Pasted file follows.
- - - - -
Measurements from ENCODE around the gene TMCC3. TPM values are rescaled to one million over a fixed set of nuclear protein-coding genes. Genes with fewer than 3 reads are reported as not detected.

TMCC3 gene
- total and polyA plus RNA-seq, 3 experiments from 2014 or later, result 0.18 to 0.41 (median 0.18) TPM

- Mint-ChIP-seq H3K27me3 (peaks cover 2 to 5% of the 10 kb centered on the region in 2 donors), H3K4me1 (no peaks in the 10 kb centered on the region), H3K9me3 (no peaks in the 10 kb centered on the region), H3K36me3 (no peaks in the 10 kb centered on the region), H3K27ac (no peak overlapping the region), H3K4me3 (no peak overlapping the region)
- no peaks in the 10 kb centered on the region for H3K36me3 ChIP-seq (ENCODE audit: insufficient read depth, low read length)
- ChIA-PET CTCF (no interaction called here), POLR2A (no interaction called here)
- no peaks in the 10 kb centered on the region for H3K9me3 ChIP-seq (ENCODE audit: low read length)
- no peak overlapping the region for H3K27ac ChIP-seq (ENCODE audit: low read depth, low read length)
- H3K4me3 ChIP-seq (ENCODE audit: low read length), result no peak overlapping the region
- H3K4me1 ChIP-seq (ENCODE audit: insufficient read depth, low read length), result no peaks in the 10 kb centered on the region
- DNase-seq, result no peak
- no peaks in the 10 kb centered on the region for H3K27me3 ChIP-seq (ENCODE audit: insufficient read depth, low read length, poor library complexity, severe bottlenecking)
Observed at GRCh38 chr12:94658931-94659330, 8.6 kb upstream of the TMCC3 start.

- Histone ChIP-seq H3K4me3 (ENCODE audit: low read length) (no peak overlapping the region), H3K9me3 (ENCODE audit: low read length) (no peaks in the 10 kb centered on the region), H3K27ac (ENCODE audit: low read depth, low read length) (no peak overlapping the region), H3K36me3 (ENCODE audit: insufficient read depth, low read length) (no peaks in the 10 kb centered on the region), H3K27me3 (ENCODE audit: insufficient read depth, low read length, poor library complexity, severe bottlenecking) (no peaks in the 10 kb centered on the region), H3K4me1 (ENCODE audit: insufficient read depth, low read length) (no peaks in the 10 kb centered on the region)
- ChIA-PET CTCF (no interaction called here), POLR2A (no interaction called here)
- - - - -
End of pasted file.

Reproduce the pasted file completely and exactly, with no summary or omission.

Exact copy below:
Measurements from ENCODE around the gene TMCC3. TPM values are rescaled to one million over a fixed set of nuclear protein-coding genes. Genes with fewer than 3 reads are reported as not detected.

TMCC3 gene
- total and polyA plus RNA-seq, 3 experiments from 2014 or later, result 0.18 to 0.41 (median 0.18) TPM

- Mint-ChIP-seq H3K27me3 (peaks cover 2 to 5% of the 10 kb centered on the region in 2 donors), H3K4me1 (no peaks in the 10 kb centered on the region), H3K9me3 (no peaks in the 10 kb centered on the region), H3K36me3 (no peaks in the 10 kb centered on the region), H3K27ac (no peak overlapping the region), H3K4me3 (no peak overlapping the region)
- no peaks in the 10 kb centered on the region for H3K36me3 ChIP-seq (ENCODE audit: insufficient read depth, low read length)
- ChIA-PET CTCF (no interaction called here), POLR2A (no interaction called here)
- no peaks in the 10 kb centered on the region for H3K9me3 ChIP-seq (ENCODE audit: low read length)
- no peak overlapping the region for H3K27ac ChIP-seq (ENCODE audit: low read depth, low read length)
- H3K4me3 ChIP-seq (ENCODE audit: low read length), result no peak overlapping the region
- H3K4me1 ChIP-seq (ENCODE audit: insufficient read depth, low read length), result no peaks in the 10 kb centered on the region
- DNase-seq, result no peak
- no peaks in the 10 kb centered on the region for H3K27me3 ChIP-seq (ENCODE audit: insufficient read depth, low read length, poor library complexity, severe bottlenecking)
Observed at GRCh38 chr12:94658931-94659330, 8.6 kb upstream of the TMCC3 start.

- Histone ChIP-seq H3K4me3 (ENCODE audit: low read length) (no peak overlapping the region), H3K9me3 (ENCODE audit: low read length) (no peaks in the 10 kb centered on the region), H3K27ac (ENCODE audit: low read depth, low read length) (no peak overlapping the region), H3K36me3 (ENCODE audit: insufficient read depth, low read length) (no peaks in the 10 kb centered on the region), H3K27me3 (ENCODE audit: insufficient read depth, low read length, poor library complexity, severe bottlenecking) (no peaks in the 10 kb centered on the region), H3K4me1 (ENCODE audit: insufficient read depth, low read length) (no peaks in the 10 kb centered on the region)
- ChIA-PET CTCF (no interaction called here), POLR2A (no interaction called here)